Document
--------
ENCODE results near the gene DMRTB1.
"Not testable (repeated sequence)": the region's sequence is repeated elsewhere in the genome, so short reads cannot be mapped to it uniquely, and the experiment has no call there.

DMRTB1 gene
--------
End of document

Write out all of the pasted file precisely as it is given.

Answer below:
ENCODE results near the gene DMRTB1.
"Not testable (repeated sequence)": the region's sequence is repeated elsewhere in the genome, so short reads cannot be mapped to it uniquely, and the experiment has no call there.

DMRTB1 gene